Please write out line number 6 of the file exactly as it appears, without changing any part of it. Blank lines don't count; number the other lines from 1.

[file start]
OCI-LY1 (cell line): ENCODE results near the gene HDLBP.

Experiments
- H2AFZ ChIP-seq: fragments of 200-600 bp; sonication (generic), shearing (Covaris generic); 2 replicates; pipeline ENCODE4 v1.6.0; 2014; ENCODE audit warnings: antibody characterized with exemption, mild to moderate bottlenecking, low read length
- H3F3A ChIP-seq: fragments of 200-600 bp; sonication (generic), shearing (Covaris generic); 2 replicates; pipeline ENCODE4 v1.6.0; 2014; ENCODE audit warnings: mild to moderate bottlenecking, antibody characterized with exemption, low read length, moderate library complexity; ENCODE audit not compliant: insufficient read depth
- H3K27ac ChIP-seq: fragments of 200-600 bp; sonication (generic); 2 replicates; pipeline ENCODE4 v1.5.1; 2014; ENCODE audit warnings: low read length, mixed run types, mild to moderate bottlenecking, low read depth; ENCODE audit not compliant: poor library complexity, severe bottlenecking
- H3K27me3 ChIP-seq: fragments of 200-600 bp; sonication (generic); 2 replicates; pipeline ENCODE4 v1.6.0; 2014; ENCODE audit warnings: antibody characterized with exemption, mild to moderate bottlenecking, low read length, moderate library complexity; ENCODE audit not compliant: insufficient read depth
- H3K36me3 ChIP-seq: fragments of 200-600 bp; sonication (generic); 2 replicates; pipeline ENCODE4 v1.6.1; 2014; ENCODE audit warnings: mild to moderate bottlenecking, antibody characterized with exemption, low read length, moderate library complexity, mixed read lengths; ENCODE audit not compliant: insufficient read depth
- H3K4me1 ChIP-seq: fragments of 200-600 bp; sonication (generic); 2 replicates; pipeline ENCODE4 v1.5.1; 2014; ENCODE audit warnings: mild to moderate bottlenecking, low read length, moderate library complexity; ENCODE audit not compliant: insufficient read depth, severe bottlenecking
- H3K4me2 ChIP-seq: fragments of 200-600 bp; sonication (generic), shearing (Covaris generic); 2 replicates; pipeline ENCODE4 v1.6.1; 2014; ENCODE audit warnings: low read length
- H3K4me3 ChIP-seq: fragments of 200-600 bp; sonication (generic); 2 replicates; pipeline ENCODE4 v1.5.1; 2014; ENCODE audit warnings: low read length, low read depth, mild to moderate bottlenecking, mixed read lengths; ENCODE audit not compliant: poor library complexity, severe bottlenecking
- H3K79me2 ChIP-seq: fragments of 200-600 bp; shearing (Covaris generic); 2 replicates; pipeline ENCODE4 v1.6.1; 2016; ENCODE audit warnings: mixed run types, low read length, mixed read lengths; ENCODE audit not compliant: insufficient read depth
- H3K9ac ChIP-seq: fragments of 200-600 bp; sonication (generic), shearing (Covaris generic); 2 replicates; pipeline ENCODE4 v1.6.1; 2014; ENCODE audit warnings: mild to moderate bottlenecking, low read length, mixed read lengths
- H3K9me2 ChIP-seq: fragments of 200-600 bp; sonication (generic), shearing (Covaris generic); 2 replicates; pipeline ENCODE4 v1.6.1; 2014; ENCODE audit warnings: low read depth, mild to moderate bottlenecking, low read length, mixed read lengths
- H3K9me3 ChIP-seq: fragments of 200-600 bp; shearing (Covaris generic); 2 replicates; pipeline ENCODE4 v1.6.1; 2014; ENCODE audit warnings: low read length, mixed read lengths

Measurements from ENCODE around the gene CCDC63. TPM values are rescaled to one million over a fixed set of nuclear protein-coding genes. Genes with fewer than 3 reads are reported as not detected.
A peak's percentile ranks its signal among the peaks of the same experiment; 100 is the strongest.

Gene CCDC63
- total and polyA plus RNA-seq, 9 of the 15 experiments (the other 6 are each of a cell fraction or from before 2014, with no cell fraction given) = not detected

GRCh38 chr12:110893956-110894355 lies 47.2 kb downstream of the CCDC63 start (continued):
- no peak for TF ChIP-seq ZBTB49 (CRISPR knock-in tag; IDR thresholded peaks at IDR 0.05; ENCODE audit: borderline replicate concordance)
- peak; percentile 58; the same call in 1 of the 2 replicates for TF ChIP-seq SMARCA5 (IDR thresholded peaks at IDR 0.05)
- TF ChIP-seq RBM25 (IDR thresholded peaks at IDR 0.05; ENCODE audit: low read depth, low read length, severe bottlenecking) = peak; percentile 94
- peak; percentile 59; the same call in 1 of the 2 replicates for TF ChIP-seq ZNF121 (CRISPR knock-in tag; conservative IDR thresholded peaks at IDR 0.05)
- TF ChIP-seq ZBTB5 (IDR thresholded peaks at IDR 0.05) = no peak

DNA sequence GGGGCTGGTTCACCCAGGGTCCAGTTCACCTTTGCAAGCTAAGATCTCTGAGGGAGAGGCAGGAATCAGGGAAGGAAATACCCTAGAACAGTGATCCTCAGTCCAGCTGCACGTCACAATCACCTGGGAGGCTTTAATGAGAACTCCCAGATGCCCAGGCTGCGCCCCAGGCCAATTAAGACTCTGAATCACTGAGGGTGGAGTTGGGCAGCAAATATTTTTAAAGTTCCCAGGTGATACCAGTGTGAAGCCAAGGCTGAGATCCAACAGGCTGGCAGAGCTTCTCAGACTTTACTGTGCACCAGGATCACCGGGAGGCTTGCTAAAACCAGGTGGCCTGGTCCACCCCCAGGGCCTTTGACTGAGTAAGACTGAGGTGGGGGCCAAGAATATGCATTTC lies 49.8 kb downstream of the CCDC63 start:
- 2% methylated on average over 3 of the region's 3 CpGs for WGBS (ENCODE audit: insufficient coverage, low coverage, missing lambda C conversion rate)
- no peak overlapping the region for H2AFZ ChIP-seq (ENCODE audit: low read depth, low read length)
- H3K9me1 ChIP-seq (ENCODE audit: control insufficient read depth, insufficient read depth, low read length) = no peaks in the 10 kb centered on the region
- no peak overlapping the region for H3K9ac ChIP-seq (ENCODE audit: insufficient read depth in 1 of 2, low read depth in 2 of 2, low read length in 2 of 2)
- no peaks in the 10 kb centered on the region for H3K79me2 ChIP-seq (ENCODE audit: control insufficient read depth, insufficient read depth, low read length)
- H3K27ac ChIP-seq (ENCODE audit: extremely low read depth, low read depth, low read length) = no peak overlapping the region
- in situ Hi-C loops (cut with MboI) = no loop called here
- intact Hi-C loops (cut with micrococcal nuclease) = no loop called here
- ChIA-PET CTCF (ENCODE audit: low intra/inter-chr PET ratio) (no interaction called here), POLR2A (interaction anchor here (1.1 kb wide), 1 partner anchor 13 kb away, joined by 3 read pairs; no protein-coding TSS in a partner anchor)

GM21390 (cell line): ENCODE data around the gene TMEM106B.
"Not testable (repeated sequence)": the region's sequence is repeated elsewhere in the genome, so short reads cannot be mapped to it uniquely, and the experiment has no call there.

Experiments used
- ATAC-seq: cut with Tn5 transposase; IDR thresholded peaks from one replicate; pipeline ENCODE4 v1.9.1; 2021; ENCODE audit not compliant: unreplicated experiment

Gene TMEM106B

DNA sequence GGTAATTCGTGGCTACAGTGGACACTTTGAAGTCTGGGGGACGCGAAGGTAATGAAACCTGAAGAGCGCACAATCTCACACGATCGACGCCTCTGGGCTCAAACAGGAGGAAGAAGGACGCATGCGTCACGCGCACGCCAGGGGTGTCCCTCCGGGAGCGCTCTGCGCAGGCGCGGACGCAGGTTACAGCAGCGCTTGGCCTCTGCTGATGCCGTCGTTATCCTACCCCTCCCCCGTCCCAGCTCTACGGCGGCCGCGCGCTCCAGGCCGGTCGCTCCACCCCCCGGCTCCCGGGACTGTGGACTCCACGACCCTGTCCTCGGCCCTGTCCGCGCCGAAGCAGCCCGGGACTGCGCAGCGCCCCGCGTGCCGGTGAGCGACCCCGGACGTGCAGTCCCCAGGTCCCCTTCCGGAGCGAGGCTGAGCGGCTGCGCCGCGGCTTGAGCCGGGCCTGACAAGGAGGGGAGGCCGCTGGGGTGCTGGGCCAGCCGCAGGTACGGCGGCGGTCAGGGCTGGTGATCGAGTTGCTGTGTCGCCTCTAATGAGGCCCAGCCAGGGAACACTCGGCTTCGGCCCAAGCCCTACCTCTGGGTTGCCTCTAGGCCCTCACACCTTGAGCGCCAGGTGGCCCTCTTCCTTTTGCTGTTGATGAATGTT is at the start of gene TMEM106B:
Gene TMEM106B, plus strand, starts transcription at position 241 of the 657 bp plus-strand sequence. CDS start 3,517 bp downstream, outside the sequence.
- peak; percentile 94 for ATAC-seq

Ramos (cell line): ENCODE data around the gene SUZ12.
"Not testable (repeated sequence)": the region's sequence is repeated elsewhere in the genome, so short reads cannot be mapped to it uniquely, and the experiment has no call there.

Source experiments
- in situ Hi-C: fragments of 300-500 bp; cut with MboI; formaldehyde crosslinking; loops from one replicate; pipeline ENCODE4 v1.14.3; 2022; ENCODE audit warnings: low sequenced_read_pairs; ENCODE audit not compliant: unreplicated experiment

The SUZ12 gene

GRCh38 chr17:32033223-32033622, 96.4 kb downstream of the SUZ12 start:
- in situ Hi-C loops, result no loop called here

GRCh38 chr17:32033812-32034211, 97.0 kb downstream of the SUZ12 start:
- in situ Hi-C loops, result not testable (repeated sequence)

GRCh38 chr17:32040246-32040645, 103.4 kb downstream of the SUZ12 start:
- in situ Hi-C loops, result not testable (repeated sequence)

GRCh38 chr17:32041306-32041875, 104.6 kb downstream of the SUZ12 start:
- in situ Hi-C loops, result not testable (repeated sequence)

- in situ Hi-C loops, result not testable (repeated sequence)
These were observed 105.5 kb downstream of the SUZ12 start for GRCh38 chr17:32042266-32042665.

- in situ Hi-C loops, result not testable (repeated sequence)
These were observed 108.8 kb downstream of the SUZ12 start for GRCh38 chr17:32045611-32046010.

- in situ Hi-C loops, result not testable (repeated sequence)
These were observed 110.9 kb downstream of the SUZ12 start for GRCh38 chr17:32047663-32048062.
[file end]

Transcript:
- H3K27me3 ChIP-seq: fragments of 200-600 bp; sonication (generic); 2 replicates; pipeline ENCODE4 v1.6.0; 2014; ENCODE audit warnings: antibody characterized with exemption, mild to moderate bottlenecking, low read length, moderate library complexity; ENCODE audit not compliant: insufficient read depth